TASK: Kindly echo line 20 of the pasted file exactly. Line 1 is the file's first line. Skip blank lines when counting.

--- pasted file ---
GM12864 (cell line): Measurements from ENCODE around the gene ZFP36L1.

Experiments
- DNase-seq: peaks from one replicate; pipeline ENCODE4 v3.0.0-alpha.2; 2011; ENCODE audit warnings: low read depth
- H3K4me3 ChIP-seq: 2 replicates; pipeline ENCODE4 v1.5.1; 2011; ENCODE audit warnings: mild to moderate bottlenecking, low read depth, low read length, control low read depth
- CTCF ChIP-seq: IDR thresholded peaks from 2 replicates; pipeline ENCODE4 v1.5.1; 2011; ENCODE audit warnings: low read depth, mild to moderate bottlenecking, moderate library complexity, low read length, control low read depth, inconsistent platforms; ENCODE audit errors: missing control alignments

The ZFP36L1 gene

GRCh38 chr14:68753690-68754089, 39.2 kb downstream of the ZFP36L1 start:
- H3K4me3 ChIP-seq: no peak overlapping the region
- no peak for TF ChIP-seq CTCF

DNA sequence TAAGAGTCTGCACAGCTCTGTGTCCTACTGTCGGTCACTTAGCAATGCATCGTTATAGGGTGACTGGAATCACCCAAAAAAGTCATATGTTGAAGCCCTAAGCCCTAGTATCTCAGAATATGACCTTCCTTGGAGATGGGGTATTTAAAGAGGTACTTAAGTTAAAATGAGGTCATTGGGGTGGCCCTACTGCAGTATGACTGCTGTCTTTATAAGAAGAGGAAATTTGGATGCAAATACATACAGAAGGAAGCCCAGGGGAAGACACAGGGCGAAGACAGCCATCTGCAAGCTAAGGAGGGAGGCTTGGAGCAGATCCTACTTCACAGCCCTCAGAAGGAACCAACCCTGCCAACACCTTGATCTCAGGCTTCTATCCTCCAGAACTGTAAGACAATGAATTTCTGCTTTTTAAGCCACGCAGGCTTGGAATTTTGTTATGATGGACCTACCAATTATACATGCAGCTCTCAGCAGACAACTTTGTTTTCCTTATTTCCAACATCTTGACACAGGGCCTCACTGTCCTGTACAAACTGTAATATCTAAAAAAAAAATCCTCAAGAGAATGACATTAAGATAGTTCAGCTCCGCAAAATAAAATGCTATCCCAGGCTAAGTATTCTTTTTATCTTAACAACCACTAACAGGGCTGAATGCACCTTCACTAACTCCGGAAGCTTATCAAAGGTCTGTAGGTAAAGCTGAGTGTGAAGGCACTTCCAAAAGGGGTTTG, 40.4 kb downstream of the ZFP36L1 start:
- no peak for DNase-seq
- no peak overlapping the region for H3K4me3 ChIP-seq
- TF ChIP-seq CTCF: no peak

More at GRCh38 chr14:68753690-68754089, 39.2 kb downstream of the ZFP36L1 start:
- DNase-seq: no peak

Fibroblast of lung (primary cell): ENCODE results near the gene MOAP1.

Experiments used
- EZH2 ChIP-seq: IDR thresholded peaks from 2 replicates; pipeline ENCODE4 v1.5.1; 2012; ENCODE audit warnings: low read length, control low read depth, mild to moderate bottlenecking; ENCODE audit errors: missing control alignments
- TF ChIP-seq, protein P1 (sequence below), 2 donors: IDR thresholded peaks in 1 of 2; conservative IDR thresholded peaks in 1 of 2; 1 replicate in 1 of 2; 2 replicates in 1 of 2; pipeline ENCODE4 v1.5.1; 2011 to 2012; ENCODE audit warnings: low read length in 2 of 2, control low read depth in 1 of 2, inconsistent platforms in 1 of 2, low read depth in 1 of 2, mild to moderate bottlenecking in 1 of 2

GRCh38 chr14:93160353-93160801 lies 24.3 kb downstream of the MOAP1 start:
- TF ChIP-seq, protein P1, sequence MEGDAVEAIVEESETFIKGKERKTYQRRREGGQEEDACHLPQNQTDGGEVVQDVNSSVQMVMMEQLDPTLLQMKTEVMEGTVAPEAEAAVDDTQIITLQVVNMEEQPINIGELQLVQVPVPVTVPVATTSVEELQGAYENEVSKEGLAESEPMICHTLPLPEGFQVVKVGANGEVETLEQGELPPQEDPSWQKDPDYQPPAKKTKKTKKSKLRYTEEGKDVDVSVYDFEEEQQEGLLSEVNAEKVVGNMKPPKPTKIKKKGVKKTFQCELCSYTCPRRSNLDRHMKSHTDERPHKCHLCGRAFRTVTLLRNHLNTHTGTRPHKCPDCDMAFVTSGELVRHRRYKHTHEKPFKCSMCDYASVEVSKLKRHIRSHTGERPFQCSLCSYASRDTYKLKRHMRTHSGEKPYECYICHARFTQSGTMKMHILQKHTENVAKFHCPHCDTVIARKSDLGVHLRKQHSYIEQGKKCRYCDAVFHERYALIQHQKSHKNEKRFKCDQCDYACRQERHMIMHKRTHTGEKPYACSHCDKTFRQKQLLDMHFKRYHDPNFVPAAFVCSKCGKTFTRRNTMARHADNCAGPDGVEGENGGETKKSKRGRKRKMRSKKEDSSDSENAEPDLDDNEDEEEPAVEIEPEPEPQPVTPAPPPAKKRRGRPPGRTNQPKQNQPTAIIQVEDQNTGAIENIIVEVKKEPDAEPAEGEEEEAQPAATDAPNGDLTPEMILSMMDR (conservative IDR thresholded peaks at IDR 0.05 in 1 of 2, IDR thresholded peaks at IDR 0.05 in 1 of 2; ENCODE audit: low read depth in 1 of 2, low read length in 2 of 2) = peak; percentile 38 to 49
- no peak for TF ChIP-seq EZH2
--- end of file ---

GRCh38 chr14:93160353-93160801 lies 24.3 kb downstream of the MOAP1 start: